Expectant management of miscarriage

We are sorry that you have had a miscarriage. This leaflet is to tell you a bit more about expectant management of miscarriage and what to expect with this. The other options for managing a miscarriage are medical (with tablets) and surgical. You can ask your doctor or nurse for more information and leaflets on these options.

What is expectant management of miscarriage?

Expectant management means waiting for the miscarriage to happen naturally, without treatment.

It is successful in approximately 50 out of 100 women (50%) who choose this option.

This option is suitable for you if:

  • You have been diagnosed with a delayed or incomplete miscarriage
  • You general health is good and your condition is currently stable
  • You would like to avoid medical or surgical intervention at this time

What can I expect with expectant management of miscarriage?

The process of a miscarriage will vary considerably depending on many factors, such as the size of the pregnancy and other findings on the ultrasound. It can also be very difficult to predict what will happen. It may take several days or even weeks for the process to start. Once the process starts you will experience:

  • Pain – you are likely to experience strong crampy abdominal pain, similar to strong period pain. This will be most severe as the pregnancy tissue is being passed. It is advisable to buy simple pain relief to take as required. We recommend the following pain relief:
    • Paracetamol (2 Tablets (1g) every 4-6 hours (Maximum 4 times per 24 hours)
    • Ibuprofen (2 tablets (400mg) every 8 hours (maximum 3 times per 24 hours)
  • Bleeding  - When a miscarriage happens the pregnancy tissue and lining of the womb will pass out through the neck of the womb and vagina. The bleeding is likely to be heavier than a period initially and you may pass clots. Your bleeding should then should become lighter and stop over the next 2-3 weeks.

Please ensure you have enough sanitary protection. You should use pads only (not tampons) to reduce the risk of infection. You should also avoid sexual intercourse until your bleeding has stopped.

If the bleeding is continuously very heavy (soaking through a pad every hour for 4 hours or more) or you feel dizzy, unwell or have a fever you should attend Accident and Emergency.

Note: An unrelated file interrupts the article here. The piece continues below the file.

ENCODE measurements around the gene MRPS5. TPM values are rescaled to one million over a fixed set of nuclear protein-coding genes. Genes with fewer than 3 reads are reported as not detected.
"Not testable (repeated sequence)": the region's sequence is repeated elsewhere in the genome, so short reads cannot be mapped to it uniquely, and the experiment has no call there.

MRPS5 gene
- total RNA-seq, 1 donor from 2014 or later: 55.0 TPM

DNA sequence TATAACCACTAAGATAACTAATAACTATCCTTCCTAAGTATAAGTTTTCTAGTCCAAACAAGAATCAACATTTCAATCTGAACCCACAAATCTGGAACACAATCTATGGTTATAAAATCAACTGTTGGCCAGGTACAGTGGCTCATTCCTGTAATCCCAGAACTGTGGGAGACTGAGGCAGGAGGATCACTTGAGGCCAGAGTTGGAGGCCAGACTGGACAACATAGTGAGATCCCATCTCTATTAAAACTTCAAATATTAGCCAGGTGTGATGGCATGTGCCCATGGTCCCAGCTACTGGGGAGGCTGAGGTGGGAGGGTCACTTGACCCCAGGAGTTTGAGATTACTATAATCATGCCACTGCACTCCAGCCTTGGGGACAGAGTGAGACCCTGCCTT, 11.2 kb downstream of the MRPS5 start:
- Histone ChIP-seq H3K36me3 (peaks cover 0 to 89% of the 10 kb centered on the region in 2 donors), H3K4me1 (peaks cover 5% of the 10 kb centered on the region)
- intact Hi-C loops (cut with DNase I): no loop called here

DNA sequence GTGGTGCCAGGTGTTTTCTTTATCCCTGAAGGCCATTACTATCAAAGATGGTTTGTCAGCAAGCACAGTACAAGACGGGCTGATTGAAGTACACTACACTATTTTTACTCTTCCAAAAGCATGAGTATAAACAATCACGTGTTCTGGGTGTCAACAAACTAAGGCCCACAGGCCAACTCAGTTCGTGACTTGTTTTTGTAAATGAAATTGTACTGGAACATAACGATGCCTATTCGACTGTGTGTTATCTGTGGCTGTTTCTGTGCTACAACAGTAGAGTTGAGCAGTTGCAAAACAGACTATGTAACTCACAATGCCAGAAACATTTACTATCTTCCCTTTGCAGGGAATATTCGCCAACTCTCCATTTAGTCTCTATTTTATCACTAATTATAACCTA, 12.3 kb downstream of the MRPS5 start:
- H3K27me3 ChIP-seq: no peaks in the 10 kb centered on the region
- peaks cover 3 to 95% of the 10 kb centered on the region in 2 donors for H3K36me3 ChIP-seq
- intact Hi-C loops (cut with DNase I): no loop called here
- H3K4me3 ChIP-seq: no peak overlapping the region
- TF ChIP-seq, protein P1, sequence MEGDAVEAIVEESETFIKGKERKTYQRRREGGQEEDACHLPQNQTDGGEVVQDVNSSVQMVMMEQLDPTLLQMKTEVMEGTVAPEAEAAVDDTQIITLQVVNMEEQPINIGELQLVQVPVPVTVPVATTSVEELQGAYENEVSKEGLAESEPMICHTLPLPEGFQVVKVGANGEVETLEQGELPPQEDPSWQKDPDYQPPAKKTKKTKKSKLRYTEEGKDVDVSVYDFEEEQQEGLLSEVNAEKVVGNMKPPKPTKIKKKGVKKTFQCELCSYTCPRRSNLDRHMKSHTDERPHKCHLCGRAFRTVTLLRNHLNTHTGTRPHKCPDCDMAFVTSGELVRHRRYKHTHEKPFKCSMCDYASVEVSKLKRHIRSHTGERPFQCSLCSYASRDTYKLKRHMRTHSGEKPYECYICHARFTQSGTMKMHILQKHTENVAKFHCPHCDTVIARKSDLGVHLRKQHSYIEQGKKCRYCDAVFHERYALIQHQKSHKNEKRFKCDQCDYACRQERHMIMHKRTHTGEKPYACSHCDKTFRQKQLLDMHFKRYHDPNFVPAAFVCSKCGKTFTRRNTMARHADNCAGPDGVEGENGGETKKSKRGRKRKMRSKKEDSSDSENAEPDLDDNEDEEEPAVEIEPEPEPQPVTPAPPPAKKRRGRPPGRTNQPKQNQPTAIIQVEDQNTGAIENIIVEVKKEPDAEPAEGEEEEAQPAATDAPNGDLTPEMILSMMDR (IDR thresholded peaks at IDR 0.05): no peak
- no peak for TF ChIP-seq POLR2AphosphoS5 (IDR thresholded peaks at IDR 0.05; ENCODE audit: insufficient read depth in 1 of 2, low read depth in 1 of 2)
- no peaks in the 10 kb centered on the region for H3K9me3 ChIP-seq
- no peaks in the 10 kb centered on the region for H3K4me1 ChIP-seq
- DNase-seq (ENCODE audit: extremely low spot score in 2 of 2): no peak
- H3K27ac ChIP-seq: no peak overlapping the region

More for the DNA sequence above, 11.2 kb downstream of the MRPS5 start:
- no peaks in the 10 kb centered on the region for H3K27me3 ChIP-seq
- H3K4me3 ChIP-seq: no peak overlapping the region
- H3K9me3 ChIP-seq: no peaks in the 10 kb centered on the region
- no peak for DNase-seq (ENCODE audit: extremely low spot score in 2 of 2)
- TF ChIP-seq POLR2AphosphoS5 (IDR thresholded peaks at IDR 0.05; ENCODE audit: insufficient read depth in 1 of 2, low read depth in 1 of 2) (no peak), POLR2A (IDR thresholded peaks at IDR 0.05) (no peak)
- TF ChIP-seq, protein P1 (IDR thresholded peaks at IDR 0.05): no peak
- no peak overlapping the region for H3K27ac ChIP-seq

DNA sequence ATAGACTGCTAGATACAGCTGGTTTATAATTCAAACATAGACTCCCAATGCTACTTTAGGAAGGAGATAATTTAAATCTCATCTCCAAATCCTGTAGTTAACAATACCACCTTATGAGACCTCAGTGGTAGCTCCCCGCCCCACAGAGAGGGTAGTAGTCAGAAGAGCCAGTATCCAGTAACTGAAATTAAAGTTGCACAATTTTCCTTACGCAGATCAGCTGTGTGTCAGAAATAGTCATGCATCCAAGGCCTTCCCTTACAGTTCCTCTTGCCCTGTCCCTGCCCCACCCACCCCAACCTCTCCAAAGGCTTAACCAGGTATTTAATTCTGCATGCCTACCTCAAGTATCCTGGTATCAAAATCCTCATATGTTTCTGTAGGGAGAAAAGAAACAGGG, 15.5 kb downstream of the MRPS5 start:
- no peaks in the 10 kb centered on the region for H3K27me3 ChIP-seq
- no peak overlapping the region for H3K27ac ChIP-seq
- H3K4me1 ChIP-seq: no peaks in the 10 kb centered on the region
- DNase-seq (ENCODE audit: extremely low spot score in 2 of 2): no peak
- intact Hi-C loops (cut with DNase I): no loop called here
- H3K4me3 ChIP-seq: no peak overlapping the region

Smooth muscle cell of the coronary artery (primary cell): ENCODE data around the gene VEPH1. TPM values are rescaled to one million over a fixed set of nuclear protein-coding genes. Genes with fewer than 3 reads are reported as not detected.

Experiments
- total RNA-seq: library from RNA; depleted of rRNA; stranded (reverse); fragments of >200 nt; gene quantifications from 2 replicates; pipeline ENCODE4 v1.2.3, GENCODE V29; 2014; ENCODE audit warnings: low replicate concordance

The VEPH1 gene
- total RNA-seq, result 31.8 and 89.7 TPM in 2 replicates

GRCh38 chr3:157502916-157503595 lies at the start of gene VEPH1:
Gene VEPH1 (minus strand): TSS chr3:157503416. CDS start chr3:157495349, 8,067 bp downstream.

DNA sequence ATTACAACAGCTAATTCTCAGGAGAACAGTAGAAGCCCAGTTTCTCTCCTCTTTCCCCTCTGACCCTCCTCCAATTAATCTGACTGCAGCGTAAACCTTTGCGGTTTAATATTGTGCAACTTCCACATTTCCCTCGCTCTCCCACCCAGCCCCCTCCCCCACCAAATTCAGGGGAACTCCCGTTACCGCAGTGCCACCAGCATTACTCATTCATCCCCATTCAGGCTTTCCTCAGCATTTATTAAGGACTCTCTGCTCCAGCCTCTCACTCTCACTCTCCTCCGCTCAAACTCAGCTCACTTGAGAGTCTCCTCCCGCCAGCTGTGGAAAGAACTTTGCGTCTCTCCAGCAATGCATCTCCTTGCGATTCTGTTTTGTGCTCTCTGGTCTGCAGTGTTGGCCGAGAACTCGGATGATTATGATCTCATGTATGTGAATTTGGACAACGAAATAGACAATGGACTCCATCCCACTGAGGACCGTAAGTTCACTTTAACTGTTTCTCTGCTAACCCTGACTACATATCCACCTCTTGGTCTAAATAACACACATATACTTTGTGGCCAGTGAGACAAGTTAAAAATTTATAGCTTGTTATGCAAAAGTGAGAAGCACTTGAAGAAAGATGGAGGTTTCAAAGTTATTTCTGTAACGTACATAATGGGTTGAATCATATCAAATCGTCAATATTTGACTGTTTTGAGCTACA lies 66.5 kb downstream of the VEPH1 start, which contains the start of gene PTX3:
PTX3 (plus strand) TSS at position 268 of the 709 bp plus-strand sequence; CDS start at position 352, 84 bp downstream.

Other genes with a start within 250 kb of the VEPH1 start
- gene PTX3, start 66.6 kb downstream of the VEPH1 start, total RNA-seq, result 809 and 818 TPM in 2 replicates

What are the risks of expectant management of miscarriage?


This occurs in 2-3 in 100 women (2-3%) and is usually treated with antibiotics.  The risk of infection is similar with medical, surgical and expectant management of miscarriage.


50 in 100 women (50%) will require another treatment option  (medical or surgical management) because expectant management does not work

Heavy bleeding

A small number of women (2 in 100) will have bleeding heavy enough to require admission to hospital and need a blood transfusion. An emergency operation may also be required to stop the bleeding.


It is difficult to predict when you miscarriage will happen and how bad the symptoms will be for you.  Everybody is different.

Do I require follow up?

We advise you to take a urinary pregnancy test 3 weeks after your bleeding has stopped. Please contact EPU by  e-mail or phone (WM) or phone only (CW) with your pregnancy test result.  If the pregnancy test result is positive we will invite you in for a scan and review.  If you would prefer to have a telephone appointment booked in for 3 weeks’ time please let us know and we will arrange that for you.

You should also contact EPU in the following circumstances:

  • If you experience no bleeding or very light bleeding only in the 2 weeks after your scan
  • If you experience offensive discharge, worsening abdominal pain, have a high temperature or feel generally unwell. If EPU is closed you should attend Accident and Emergency.
  • If you experience bleeding that continues for more than 3 weeks

When can I expect my next period?

Once your bleeding has stopped and your pregnancy test is negative, you should expect your next period approximately 4-6 weeks later. This period may be heavier or lighter than your normal period.

When can I try to conceive again?

We recommend you wait for at least one period, prior to conceiving again. You should therefore avoid unprotected sexual intercourse until after your next period.  If you are planning to conceive in the next few months you should continue to take folic acid.

Useful contacts

West Middlesex University Hospital
(Early Pregnancy Unit)
2nd floor, East Wing
T: 020 8321 (6070) or (6506)
M: 07920 020 800
E: caw-tr.westmidepu@nhs.net

Chelsea and Westminster Hospital
(Early Pregnancy and Acute Gynaecology Unit)
The Elizabeth Suite
4th Floor
T: 020 3315 5073 (appointments) - 020 3315 5070 (specialist nurse)

The Miscarriage Association
T: 019 2420 0799
W: www.miscarriageassociation.org.uk

Crossway Pregnancy Crisis Centre
T: 0208 892 8483
M: 07776482350
W: www.crosswaypregnancy.org.uk


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